nation, causing economic and social losses comparable to that of major

hurricanes. Louisiana, Mississippi and Alabama all experienced their

driest February in 106 years. Already this year wildfires have claimed

208,000 acres—nearly four times the losses at this time last year. The

areas impacted by the drought of 2000, according to NOAA, parallel the

drought of 1988, which was the most costly weather disaster in history

with an estimated $40 billion in losses. The average annual cost of

droughts is over $6 billion.

Last year's NWS climate forecast anticipated drier conditions in the

southern U.S. According to Jack Kelly, Director of the National Weather

Service, "This year, for the first time, we are issuing a drought

forecast. We are able to do this because of the advances made by the

climate research community."

NOAA scientists also point out drier than normal conditions mean a

reduced possibility of significant river flooding this spring. However,

Kelly cautions communities to be on guard against severe weather and

flash flooding.

U.S. Geological Survey Director Charles G. Groat noted, "Based on data

from the USGS's nationwide stream gage network, there are some areas of

the country— particularly east of the Mississippi River—where

streamflows are well below normal for this time of year. "Think of it as

not having enough money in the bank. We have not had enough water during

our normally wet winter to put in our groundwater bank for our normally

dry summer and fall. We anticipate additional drought problems in the

months ahead based on the below normal streamflows and groundwater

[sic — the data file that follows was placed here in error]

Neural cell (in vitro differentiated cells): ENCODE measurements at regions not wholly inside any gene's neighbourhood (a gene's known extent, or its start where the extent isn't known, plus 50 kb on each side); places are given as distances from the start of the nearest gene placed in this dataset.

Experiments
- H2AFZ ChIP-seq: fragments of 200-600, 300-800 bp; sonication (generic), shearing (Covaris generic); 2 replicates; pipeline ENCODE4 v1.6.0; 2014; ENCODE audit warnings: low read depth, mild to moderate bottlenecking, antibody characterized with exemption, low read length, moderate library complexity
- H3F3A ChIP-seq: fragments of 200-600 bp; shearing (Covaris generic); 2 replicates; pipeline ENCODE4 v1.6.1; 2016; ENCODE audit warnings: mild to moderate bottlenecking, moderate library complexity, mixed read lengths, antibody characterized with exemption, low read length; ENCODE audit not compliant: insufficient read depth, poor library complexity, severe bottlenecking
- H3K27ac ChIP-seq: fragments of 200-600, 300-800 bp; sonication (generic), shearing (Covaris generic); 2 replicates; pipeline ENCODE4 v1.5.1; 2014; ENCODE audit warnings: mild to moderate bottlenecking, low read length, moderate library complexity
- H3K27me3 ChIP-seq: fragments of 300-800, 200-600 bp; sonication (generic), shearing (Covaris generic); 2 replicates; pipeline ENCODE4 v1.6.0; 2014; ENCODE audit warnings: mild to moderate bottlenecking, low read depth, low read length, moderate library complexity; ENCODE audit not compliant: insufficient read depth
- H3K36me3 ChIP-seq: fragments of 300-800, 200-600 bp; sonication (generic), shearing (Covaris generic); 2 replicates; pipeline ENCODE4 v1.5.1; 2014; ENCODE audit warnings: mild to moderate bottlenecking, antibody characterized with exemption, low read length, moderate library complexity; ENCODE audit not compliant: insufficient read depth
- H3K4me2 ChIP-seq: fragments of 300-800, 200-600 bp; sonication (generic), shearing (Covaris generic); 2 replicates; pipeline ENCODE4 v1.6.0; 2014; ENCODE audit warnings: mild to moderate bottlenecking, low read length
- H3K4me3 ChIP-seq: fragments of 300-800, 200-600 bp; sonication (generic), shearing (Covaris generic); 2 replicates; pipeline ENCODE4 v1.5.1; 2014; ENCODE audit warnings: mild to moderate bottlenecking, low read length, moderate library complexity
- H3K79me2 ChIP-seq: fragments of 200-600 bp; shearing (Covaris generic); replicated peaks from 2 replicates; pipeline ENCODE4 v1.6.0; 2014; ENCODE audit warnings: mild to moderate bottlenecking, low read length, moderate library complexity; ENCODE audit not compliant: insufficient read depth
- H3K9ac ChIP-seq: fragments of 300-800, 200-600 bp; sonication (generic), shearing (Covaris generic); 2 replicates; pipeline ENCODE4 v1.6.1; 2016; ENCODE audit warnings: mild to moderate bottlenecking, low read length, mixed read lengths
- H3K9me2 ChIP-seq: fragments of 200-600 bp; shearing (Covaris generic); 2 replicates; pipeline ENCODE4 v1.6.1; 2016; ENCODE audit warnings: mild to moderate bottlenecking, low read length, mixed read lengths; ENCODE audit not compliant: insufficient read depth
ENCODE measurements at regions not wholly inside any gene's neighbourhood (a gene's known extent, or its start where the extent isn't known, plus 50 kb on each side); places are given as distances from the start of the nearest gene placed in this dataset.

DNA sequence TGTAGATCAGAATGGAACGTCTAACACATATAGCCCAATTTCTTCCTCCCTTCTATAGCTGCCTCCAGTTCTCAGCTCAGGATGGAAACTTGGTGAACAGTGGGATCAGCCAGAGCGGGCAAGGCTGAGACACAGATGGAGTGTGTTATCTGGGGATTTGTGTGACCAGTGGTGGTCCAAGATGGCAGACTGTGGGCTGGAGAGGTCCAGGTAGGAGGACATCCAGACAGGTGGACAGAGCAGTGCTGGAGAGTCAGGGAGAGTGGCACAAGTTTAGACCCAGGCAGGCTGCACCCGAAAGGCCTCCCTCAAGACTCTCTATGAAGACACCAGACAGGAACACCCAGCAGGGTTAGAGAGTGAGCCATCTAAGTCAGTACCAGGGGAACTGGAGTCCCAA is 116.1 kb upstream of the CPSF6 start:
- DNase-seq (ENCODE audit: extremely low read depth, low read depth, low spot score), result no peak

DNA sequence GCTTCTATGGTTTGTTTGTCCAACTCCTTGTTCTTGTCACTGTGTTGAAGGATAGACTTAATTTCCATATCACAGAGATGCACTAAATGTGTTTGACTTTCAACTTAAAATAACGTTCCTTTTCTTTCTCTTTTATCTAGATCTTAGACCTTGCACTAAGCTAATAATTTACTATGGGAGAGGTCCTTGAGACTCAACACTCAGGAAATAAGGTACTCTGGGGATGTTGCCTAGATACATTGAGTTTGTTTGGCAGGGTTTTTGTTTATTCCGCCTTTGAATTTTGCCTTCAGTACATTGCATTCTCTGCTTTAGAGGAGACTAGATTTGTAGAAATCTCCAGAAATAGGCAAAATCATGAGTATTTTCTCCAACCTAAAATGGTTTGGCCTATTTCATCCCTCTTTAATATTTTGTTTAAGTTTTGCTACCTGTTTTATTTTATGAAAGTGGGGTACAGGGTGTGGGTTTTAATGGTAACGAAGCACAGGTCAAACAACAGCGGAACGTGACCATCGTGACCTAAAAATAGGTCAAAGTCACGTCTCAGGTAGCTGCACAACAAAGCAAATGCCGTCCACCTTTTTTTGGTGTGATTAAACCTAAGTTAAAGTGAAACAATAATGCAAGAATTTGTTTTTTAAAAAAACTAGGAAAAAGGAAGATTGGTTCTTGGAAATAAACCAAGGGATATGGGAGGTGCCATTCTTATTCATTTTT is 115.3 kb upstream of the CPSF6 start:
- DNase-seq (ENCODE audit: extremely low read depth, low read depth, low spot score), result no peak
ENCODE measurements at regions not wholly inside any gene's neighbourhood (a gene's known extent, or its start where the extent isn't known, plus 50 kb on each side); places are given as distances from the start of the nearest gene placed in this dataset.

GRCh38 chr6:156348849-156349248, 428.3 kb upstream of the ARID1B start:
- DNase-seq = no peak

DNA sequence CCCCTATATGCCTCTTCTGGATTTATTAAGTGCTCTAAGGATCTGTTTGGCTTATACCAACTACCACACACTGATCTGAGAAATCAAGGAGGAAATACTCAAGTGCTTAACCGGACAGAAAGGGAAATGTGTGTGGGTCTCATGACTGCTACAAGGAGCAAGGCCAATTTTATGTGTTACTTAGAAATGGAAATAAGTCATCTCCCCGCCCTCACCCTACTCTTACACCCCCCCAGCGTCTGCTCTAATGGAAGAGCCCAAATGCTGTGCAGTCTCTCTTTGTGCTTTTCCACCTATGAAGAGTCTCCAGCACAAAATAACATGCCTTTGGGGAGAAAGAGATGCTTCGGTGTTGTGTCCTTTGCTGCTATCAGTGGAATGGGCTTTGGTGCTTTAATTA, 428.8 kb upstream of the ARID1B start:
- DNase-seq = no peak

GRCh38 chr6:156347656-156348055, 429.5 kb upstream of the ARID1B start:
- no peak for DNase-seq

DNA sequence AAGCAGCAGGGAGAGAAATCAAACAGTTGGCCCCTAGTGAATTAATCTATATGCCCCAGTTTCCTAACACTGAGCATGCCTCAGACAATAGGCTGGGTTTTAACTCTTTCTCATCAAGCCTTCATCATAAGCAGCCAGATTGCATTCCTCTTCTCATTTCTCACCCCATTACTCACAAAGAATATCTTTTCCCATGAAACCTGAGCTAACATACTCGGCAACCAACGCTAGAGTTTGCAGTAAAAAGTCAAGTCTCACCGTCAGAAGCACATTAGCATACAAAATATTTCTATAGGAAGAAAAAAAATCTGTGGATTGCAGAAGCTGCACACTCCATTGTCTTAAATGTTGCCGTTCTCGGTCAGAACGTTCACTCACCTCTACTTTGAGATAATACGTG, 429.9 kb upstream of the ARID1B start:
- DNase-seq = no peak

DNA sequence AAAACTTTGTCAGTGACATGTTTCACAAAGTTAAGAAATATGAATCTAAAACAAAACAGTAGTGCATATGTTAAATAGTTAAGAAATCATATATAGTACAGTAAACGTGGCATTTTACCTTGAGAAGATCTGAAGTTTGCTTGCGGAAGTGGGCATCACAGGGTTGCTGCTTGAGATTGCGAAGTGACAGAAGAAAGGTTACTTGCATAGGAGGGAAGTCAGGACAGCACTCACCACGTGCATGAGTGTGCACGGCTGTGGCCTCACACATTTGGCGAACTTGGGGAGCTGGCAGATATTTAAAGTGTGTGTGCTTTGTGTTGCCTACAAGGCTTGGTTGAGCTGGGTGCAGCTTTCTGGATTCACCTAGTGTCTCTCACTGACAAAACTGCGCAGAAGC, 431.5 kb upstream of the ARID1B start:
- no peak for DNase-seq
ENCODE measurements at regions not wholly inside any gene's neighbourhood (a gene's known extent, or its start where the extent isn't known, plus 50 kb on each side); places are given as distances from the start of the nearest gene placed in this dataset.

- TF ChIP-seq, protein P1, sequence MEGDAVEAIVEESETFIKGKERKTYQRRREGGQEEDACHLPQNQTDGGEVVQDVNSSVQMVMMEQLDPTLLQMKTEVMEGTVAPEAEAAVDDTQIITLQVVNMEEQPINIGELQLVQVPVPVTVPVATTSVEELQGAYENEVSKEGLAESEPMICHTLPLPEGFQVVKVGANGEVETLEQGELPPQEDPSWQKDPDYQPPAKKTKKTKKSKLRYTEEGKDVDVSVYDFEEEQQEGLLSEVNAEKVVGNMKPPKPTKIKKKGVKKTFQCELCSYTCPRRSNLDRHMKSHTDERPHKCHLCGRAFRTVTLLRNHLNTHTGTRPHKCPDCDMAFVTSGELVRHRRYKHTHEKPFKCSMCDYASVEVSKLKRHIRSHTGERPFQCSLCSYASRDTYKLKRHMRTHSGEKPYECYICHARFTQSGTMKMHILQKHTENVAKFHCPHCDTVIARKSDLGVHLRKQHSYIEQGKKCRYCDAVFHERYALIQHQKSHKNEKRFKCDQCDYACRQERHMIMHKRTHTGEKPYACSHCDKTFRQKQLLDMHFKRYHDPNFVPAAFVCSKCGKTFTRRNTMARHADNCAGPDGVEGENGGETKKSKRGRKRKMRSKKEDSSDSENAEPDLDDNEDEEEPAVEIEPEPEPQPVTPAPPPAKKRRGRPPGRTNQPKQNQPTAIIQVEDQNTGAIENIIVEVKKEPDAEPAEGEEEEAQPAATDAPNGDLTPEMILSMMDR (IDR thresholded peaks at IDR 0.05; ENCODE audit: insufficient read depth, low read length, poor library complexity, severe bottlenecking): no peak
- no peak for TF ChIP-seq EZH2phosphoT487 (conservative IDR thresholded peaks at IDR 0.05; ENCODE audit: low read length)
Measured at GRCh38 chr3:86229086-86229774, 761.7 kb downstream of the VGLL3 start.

levels we're seeing now."

The drought is expected to continue through spring. The National Weather

Service is an agency of the Commerce Department Complete information is

available at http://www.nws.noaa.gov


Much Of United States To See Warmer Than Normal Temperatures For most of
the United States, the rest of the spring and summer will bring warmer
than normal temperatures, and some Midwestern and Great Plains states
will continue to experience drier than normal conditions, according to
the latest seasonal forecast released last week by NOAA's National
Weather Service. The forecast also predicts that La Niña, which has
dominated global weather patterns for the past two years, will linger
until August 2000.
"All of the computer weather models agree that most of the U.S. will be
warmer than usual, but at least we can see the end coming for La Niña,"
said Ants Leetmaa, director of NOAA's Climate Prediction Center, which
is part of the National Weather Service. He added that the persistent La Niña is the meteorological answer to the expected warmer, drier
(La Niña is characterized by unusually cold ocean temperatures in the
equatorial Pacific, as compared to El Niño, which is characterized by
unusually warm ocean temperatures in the equatorial Pacific.) Last
month, NOAA released its national drought forecast, which called for
drought conditions in southern Arizona, Texas, Louisiana, Mississippi,
Arkansas, Alabama, Tennessee, Florida and Georgia in the south, and
Nebraska, Iowa, Illinois and Indiana in the north central U.S.
The forecast released last week reaffirms most of that outlook. "Drought
conditions could actually worsen in the Midwest and Great Plains states
(Nebraska, Indiana, Iowa, Missouri, Illinois and northeast Kansas),"
Leetmaa said.

Weed Fighters Need To Roll With Punches Weather Delivers

BROOKINGS, S.D.--Unusual weather is the unpredictable part of the weed control equation, and this year may require different tactics, a weed specialist said.

Some weed issues are fairly predictable, said Leon Wrage, Extension weed specialist at South Dakota State University.

Annual weeds that seeded the last two or three years are a good bet to be primary problems again this year because perennials usually appear where they were last year. Good weed maps can be useful in planning effective weed control, said Wrage. However, other weed issues, such as weather, are less predictable. Because of the early seasonable temperatures, weeds are already a factor. Kochia has emerged and other early weeds will follow, noted Wrage.

This means that burn-down is more important for no-till, Wrage advised. It can also result in weed emergence right with or even ahead of the crop. Wrage said it will be important to push the timing of postemergence herbicides earlier to be sure weed competition is minimized.